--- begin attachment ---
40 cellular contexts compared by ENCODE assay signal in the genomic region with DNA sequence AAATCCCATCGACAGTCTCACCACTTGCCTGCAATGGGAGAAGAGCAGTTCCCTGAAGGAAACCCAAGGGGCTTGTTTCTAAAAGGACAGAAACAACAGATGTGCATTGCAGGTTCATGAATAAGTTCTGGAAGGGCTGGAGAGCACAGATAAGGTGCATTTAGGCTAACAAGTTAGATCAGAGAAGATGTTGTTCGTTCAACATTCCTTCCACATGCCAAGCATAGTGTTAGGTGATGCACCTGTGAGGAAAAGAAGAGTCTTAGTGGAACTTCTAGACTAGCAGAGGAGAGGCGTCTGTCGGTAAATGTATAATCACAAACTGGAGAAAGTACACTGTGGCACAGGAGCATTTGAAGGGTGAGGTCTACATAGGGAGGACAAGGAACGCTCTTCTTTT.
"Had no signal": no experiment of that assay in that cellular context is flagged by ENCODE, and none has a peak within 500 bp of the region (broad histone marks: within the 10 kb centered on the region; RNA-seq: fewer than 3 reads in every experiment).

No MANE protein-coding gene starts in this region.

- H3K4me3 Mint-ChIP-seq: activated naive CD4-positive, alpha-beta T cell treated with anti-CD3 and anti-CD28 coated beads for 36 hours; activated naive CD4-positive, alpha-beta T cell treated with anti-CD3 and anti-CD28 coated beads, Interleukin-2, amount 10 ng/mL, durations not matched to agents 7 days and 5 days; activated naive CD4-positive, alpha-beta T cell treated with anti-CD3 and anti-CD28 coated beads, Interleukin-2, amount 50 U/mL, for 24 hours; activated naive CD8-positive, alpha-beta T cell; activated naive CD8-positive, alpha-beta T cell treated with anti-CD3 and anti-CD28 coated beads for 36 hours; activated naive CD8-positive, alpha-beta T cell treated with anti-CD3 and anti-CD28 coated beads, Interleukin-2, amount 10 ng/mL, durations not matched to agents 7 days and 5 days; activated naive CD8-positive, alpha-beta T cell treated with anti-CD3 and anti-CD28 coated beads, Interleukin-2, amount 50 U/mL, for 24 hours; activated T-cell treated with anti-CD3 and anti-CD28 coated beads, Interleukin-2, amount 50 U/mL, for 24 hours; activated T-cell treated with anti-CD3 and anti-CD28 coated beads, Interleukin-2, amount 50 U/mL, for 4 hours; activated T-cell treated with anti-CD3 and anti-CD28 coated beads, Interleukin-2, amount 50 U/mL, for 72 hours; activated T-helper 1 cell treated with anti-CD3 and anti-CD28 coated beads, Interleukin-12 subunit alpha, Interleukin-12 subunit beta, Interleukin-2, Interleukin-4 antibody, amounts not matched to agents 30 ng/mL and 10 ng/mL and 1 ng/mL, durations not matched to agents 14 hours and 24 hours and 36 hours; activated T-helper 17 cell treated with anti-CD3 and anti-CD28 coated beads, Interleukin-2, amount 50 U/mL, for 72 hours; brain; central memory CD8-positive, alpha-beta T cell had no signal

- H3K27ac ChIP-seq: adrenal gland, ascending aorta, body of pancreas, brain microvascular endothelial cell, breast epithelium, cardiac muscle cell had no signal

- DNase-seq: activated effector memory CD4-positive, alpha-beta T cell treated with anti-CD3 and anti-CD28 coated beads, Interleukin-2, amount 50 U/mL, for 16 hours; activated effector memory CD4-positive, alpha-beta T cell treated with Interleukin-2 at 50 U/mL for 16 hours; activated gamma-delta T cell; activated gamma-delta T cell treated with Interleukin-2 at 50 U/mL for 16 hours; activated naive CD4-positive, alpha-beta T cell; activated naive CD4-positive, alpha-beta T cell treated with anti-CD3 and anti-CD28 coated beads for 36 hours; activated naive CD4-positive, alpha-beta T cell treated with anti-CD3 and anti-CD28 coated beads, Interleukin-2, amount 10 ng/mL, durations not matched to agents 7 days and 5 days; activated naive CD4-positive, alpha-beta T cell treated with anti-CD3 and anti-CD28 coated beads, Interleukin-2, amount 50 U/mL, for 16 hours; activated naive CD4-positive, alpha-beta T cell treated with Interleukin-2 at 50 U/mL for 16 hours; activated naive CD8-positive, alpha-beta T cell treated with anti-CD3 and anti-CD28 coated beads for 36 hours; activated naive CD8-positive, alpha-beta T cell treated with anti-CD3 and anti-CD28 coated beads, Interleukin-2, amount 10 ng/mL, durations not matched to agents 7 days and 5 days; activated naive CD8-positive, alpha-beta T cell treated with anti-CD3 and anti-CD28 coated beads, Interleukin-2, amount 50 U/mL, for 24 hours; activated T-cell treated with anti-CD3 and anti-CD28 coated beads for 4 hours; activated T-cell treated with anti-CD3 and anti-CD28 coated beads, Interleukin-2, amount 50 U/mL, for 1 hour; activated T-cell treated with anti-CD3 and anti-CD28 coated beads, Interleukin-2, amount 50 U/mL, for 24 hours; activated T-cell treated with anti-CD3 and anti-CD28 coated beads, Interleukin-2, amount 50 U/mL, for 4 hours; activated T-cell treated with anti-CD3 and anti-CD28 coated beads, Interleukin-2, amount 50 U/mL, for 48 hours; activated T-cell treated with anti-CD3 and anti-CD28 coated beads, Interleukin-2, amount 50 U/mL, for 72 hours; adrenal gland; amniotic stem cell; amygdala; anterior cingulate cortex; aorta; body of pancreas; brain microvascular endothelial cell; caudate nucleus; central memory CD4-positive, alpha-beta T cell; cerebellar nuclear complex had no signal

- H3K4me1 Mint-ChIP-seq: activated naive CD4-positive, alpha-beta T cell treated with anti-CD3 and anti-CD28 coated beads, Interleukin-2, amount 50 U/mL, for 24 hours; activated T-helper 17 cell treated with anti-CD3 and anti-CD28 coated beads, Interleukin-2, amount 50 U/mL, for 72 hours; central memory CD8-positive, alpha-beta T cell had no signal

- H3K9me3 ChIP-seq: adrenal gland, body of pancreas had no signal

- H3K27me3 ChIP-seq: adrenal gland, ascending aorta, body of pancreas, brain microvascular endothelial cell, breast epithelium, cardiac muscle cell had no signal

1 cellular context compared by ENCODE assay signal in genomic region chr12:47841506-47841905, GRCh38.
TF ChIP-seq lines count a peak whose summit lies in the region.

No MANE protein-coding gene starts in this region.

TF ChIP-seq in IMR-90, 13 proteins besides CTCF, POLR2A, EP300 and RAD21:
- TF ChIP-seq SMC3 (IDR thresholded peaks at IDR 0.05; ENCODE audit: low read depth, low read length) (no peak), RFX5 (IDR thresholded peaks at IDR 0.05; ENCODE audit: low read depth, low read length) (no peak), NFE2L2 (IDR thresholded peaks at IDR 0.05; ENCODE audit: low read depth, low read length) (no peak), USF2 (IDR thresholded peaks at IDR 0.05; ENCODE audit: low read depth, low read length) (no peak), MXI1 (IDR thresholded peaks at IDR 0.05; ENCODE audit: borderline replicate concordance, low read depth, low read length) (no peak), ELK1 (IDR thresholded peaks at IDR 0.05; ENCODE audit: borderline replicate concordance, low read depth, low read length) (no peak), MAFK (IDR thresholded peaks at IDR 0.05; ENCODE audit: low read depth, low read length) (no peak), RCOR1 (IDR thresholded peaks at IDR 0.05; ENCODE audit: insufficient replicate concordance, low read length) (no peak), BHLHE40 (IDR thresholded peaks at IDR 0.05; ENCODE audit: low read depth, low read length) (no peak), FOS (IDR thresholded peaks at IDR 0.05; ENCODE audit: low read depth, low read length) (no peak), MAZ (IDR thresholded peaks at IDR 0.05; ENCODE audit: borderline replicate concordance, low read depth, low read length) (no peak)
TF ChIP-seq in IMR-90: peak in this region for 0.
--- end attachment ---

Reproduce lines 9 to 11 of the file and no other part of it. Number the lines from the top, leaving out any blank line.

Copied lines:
- H3K27me3 ChIP-seq: adrenal gland, ascending aorta, body of pancreas, brain microvascular endothelial cell, breast epithelium, cardiac muscle cell had no signal

1 cellular context compared by ENCODE assay signal in genomic region chr12:47841506-47841905, GRCh38.
TF ChIP-seq lines count a peak whose summit lies in the region.